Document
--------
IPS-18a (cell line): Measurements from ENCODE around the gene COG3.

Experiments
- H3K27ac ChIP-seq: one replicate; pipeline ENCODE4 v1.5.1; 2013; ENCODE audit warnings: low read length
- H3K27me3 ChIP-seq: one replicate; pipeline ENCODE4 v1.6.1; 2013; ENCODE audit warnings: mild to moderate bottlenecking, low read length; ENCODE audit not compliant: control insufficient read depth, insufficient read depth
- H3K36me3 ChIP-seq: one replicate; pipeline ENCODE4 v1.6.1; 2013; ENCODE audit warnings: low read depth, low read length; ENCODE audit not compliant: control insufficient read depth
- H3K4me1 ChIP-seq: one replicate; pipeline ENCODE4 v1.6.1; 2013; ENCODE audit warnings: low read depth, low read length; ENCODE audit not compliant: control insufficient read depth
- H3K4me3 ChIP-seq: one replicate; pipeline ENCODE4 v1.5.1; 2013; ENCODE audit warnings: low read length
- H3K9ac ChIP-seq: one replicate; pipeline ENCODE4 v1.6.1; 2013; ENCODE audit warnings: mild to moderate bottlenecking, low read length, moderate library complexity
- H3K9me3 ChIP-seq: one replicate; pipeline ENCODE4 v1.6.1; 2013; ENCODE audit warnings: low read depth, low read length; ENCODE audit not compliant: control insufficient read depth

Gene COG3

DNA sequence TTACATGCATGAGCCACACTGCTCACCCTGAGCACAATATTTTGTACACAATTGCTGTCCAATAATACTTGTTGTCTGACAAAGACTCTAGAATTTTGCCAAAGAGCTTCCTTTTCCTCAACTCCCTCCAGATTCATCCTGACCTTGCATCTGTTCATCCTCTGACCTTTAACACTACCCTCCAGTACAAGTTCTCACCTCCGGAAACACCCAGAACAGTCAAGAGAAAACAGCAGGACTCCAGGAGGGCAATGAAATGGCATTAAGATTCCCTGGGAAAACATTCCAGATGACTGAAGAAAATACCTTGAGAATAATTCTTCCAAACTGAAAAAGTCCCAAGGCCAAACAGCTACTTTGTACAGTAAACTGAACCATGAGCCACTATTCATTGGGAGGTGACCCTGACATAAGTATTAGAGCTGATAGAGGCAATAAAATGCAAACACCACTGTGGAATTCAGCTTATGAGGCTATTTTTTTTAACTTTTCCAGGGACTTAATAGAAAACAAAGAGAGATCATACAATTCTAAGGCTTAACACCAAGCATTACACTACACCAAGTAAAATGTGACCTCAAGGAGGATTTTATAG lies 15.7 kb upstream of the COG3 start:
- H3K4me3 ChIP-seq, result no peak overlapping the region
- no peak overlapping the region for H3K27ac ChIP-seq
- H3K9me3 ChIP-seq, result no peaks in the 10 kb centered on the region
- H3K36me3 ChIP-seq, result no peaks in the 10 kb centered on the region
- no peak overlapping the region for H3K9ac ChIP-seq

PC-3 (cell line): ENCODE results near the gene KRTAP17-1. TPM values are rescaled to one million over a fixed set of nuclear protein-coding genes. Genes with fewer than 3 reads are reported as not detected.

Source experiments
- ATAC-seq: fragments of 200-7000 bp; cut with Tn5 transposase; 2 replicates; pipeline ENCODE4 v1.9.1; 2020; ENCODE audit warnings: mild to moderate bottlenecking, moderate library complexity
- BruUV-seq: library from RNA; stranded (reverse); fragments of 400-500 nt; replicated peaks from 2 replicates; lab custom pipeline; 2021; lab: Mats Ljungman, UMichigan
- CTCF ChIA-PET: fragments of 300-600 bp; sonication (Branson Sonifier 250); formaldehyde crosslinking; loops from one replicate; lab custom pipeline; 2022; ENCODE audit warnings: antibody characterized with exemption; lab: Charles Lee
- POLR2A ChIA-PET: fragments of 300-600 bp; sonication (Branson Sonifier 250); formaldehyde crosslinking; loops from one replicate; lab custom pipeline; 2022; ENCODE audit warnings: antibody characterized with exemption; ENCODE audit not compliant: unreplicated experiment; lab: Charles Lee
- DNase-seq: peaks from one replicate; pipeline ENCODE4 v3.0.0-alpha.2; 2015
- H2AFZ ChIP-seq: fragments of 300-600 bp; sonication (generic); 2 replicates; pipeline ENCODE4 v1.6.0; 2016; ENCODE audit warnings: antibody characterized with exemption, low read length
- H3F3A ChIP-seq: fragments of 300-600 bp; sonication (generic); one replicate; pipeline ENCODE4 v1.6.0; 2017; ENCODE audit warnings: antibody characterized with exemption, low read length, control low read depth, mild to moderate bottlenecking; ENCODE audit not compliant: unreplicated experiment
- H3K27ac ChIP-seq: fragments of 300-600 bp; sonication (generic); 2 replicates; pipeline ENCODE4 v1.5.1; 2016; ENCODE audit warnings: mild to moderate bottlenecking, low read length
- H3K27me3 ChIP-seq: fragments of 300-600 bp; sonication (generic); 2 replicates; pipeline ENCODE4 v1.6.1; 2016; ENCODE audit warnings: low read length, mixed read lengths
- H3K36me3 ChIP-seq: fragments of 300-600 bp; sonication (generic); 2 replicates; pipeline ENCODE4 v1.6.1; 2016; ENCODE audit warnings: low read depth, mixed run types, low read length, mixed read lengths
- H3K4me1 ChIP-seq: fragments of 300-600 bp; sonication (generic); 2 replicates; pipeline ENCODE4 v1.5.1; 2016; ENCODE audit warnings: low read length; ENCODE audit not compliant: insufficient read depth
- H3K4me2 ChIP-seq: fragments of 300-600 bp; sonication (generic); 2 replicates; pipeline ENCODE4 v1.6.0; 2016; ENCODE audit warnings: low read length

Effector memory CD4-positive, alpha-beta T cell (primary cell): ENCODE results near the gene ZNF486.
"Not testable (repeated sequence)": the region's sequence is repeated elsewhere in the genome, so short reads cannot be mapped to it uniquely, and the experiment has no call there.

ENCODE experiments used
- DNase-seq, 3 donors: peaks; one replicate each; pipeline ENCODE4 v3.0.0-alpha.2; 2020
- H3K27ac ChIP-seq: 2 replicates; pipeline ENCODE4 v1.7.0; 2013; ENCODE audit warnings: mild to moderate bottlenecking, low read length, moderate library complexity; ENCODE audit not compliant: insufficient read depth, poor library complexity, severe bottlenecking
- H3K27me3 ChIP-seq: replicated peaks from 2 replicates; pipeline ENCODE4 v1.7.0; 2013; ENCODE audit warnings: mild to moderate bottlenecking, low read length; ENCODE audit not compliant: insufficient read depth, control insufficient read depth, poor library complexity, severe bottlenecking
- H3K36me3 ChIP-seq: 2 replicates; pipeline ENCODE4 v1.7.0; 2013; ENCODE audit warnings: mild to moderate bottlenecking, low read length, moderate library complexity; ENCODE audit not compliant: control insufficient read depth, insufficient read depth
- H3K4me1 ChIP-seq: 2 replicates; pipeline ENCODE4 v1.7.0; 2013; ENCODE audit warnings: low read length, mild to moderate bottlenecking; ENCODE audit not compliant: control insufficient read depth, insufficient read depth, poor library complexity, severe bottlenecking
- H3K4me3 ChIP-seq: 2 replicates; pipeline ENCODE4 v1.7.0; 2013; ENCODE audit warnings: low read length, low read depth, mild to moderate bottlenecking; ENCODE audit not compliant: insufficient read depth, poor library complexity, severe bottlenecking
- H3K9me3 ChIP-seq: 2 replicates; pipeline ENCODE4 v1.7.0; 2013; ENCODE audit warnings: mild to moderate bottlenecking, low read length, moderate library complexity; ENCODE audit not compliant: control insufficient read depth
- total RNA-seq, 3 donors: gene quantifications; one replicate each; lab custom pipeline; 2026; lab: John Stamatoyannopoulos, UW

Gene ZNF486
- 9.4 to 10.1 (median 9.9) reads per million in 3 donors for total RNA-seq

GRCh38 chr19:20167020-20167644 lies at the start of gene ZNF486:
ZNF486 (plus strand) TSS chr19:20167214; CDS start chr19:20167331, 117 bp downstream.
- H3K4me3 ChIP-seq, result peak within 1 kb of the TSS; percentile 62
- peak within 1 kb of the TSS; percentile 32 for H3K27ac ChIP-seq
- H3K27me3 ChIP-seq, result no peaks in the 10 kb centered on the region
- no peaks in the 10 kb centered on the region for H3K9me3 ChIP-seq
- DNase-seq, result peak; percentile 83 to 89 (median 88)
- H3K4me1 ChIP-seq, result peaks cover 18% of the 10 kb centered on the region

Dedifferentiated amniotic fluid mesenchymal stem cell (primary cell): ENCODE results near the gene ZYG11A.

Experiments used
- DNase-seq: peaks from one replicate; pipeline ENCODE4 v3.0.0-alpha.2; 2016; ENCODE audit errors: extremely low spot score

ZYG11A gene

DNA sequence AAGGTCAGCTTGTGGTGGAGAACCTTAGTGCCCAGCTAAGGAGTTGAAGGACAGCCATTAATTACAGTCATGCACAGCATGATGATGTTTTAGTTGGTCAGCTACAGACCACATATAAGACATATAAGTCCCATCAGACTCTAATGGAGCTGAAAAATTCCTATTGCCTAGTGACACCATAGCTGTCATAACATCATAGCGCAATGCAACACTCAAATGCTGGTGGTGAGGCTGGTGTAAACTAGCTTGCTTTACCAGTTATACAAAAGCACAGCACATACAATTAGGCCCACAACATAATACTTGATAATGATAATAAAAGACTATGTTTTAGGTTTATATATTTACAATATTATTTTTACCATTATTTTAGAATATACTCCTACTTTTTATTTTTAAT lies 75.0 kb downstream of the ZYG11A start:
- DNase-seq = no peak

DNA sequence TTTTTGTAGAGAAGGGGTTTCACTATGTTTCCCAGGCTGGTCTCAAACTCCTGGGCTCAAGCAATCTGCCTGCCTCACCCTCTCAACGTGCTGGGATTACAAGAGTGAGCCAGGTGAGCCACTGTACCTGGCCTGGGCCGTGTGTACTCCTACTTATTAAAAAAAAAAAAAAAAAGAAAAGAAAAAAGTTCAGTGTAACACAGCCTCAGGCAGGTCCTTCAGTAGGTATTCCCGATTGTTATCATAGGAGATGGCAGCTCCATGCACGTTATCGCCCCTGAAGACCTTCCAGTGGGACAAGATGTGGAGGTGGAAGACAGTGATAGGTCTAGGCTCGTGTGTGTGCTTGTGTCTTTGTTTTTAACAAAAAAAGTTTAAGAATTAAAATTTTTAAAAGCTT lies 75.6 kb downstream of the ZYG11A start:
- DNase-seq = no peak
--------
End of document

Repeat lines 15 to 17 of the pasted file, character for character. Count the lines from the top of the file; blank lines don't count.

- H3K36me3 ChIP-seq, result no peaks in the 10 kb centered on the region
- no peak overlapping the region for H3K9ac ChIP-seq

PC-3 (cell line): ENCODE results near the gene KRTAP17-1. TPM values are rescaled to one million over a fixed set of nuclear protein-coding genes. Genes with fewer than 3 reads are reported as not detected.